Adding to our success at The Lawyer and HFM Awards, Harneys was privileged to win twice at the inaugural Africa Global Funds Awards held recently in Cape Town. The Africa Global Funds Awards were created specifically to honour and generate both industry and public recognition for fund service providers focused on Africa and are the only international awards of their kind.
We were successful both in the Best Offshore Law Firm and Best Offshore Law Firm – Client Service categories, effectively giving us a clean sweep of the awards designated to offshore law firms against some well regarded and formidable competitors. Given that I head up our Africa Practice and for the last 5 years have had a strong focus on the funds industry in Africa, these wins saved me from some awkward internal conversations and allowed me to breathe a long sigh of relief.
Now that we've got these two awards under the belt, I thought it might be of interest to readers to give my take on the current state of play of the funds industry in Africa and what next. This is not based off any particular research, but rather is drawn from my own experiences through the year, as well as conversations that I've had with other industry participants. My bias is strongly towards the open-ended side of things purely because this is where we see most of our Africa focused funds work. I suppose I should also include the usual disclaimer about this not constituting investment advice etc., trust me if I had any ability on the investing front I wouldn't be plying my trade as a lawyer.
For those in the know, I'm at severe risk of stating the obvious when I say that 2016 has been a challenging year. To echo a good friend of mine who is an investment manager with over 20 years experience of investing in the continent, there is at best muted investor interest in Africa focused funds at the moment with a large number of managers just trying to stem the flow of cash heading for the door. Basically returns through 2016 have not been great, partly due to the downturn in commodity prices and compounded by liquidity issues in countries such as Egypt, Nigeria and Zimbabwe, falling currency prices against the US dollar and political issues.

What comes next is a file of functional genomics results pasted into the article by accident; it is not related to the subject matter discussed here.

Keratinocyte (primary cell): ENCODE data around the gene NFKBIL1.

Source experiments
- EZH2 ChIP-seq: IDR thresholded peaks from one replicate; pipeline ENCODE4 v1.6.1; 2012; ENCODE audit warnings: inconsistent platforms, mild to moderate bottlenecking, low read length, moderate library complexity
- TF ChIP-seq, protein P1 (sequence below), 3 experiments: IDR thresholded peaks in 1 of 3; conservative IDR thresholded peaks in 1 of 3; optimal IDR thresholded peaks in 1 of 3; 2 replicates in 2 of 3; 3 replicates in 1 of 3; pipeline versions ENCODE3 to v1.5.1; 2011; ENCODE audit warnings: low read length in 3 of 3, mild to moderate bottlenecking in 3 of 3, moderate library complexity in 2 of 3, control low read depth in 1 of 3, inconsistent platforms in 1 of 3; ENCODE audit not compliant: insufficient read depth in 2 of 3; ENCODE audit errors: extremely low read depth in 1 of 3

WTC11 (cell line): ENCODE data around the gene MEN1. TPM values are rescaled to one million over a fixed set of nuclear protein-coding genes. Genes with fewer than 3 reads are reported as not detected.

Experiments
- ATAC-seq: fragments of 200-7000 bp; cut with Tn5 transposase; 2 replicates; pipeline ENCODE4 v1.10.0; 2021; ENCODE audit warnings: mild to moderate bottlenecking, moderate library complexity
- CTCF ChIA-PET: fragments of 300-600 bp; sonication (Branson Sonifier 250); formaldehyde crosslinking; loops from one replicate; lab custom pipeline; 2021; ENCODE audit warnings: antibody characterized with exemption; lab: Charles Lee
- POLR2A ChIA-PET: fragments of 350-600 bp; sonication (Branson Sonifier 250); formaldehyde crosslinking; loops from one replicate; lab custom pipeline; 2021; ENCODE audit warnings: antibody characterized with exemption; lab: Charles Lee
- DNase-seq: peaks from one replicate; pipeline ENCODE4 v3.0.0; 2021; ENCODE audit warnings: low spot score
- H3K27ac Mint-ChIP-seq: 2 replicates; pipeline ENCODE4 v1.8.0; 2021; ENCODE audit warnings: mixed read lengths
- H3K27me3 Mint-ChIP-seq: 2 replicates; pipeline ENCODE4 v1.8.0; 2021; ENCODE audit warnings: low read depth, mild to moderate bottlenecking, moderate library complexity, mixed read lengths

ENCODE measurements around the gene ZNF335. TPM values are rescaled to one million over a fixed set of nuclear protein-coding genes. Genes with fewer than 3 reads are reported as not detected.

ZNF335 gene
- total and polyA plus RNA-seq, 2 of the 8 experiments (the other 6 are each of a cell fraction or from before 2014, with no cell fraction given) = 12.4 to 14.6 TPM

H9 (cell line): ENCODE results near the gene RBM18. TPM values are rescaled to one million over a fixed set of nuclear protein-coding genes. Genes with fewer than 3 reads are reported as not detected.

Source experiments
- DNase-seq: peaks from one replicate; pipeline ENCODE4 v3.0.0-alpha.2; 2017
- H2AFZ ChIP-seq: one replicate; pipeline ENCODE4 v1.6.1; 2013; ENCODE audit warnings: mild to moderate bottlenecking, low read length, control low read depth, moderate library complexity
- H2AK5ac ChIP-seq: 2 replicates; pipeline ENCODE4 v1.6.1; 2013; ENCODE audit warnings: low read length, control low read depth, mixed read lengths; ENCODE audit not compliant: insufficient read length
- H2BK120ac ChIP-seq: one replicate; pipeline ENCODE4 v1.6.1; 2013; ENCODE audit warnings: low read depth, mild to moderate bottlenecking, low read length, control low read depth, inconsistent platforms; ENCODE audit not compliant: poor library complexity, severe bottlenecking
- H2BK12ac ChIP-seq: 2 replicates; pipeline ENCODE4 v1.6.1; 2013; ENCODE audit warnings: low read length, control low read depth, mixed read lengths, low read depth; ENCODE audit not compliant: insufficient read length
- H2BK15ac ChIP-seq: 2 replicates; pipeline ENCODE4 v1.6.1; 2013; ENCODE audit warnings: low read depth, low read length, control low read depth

This all might make for gloomy reading, but not necessarily if you are an investment manager with a strong stomach, decent track record and real experience of operating in Africa and navigating the challenges and curve balls that the continent invariably throws up. I fully subscribe to the view that what we are seeing is cyclical and to revert back to my investment manager friend, there are some fantastic buying opportunities out there because of depressed asset prices. Investor flow concerns are also not unique to Africa and are plaguing managers in other markets as well.
Going against the general trend seems to be the commodity trade finance space. We are fortunate to have been involved in a number of fund launches in this space during the course of 2016 which indicates investor interest and positive investment flows and from where we sit, performance seems to be pretty decent as well.
Another trend we have picked up on is South African based investment managers running global strategies to tap into the increasing foreign currency remittances being made by South African residents with the spare cash to take advantage of their annual foreign currency allowance. This is largely a hedge by South African residents against political risk and currency risk and whilst the funds we have been involved with having this theme are small in size, I expect this trend of expatriating funds outside of South Africa to continue.
To finish off then, what do I think this all means for us? Well in the short to medium term, I do not expect to see any great boom in fund launches for Africa focused funds. We are fortunate to act for some of the bigger names running Africa focused dollar denominated funds and I expect that these funds will survive and perhaps attract new capital as the buying opportunities and value out there becomes apparent. Again at the risk of stating the obvious for anyone involved in our industry, I expect the smaller funds being run by the less established managers to be under the most pressure in weathering the storm.
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